THE MAGAZINE

E-mail Encryption Gets Practical

By John Wagley

E-mail encryption, available from a handful of vendors for years, has been used in only a small portion of electronic exchanges. While 36 percent of companies said they had adopted the technology in a recent Forrester Research survey, encryption is often restricted to certain departments or to communication with a small group of customers. But that could be shifting. Data security regulations and simplified ways of encrypting messages may lead more companies to adopt the technology.

The move to encrypted e-mail—if it really occurs—is probably long overdue. Sending an unencrypted e-mail “is like sending a postcard,” says Richi Jennings, a Ferris Research analyst.

To date, much e-mail encryption has used Secure Multipurpose Internet Mail Extensions (S/MIME) or Transport Layer Security (TLS) technology. Both employ Public Key Infrastructure (PKI) in which users need both a public and private key before communicating. The public key encrypts e-mail that is sent; a private key decrypts received messages. The problem is that a cumbersome infrastructure is required to support key management, and that has slowed adoption.

“While [PKI] can be easy to set up in a controlled environment, the perception is that, in many cases, it can be messy,” says Jennings.

One fast-growing alternative, however, is identity-based encryption (IBE). Its leading vendor, Palo Alto, California-based Voltage Security, offers a solution, SecureMail, which automatically creates an encryption key based on the recipient’s e-mail address, the time of day, and other algorithms. Voltage’s more than 1.5 million registered users can send and receive messages from any e-mail client. While most corporate senders use Microsoft Outlook and, to a lesser extent, Lotus Notes, consumer recipients are most likely to use Web mail programs.

For message originators, it’s necessary to add a Voltage plug-in to their e-mail client; they can then use a “send secure” button. Clicking on the message, recipients see an envelope with the logo of the sending organization along with instructions. Users click on an html link, which opens a Web browser.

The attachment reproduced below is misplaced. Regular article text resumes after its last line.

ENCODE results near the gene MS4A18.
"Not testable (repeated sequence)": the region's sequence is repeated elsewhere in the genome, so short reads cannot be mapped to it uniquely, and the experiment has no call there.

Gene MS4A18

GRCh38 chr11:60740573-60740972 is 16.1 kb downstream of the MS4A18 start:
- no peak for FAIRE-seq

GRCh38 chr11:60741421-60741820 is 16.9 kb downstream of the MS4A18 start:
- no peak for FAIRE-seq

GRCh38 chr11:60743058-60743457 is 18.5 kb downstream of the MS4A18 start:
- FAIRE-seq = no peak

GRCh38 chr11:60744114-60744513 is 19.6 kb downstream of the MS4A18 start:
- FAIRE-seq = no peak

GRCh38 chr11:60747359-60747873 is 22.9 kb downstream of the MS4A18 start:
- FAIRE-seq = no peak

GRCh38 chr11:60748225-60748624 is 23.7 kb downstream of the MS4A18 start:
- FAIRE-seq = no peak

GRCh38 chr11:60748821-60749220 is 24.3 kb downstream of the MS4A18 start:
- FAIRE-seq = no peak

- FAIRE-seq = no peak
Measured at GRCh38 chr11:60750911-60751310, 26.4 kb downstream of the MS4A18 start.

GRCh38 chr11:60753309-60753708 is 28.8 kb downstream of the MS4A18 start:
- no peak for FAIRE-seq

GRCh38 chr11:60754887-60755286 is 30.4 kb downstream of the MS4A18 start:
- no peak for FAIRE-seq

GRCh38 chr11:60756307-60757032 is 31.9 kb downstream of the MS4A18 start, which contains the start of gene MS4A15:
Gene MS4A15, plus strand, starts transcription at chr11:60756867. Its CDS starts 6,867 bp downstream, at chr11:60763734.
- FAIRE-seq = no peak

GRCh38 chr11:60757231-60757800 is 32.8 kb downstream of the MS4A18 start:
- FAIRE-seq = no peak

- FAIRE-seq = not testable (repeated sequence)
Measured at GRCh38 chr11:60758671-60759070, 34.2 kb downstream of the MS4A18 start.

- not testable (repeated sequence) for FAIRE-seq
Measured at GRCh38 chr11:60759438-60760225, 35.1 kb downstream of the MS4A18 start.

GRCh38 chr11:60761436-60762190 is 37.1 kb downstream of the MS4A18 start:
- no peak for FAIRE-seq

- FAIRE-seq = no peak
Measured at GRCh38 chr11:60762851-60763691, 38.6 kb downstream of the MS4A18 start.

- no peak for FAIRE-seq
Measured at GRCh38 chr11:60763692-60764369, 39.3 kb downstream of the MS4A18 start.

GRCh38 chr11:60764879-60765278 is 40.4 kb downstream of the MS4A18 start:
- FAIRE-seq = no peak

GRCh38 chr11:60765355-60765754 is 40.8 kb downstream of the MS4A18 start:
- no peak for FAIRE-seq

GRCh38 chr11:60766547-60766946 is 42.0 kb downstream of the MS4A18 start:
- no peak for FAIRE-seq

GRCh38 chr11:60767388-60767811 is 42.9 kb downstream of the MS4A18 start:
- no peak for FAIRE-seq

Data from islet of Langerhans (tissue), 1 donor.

If they are not yet registered, they will almost always be asked for verifying information. A number of financial institutions have included challenge questions, for example. Users then create a password, or enter one they’ve already created, before reading the message. Once registered, recipients can opt to have their messages automatically decrypted.

“With [IBE], you don’t have to worry about the preenrollment problem,” says Jennings. “You can get others enrolled on the fly after they receive a message.” IBE also tends to be less expensive than PKI-based systems, he says.

Vendors that have traditionally used PKI are also simplifying their products and adding new features. Palo Alto, California-based PGP’s Universal Gateway Email, for instance, recently introduced two new delivery solutions. “PDF Messenger” lets recipients open their message in PDF format. “Certified Delivery” logs successful deliveries.

“We’re receiving a lot of interest from financial institutions and other companies that want to reduce paper statements and save money,” says John Dasher, PGP’s director of product management. Such firms also know secure communications will help them comply with data privacy regulations, he says.

Some companies run messages through scanning software to identify sensitive content; those e-mails are then encrypted. For example, when the Illinois-based Career Education Corp., which operates more than 75 professional training schools, began encrypting messages several years ago, it combined a PGP product with Vontu’s Network Data Monitoring and Prevention Software.

When outgoing messages reach Career Education’s IronPort messaging gateway, they are scanned with Vontu’s data-matching technology. Messages requiring encryption are then sent through PGP’s product before leaving the company.

The system helps reduce human error, says Michael Gabriel, the firm’s corporate information security officer. That is important because “most leaks are accidental,” Gabriel says. His company plans to use PDF Messenger and Certified Delivery to electronically send grades and enrollment information.

Some e-mail encryption vendors are also integrating their technology with inbound protection. Cisco, Tumbleweed, and Secure Computing, for example, combine their message encryption products with antispam and antivirus solutions.

Some of the firms looking most closely at encryption are in the heavily regulated financial services and healthcare industries, according to Voltage senior product manager David Thompson. Government and state agencies are also adopting at a quick pace. Another factor driving the technology’s growth is the flurry of reports in recent years of lost laptops containing unencrypted data, including e-mails, says Ferris’ Jennings.

For Nick Shelness, another Ferris analyst, e-mail encryption is getting simpler. “But is it good enough for people to start encrypting? Will there be a tipping point?” He says he’s not sure. “But certainly there are communications where people have to be secure and willing to put up with some pain.”

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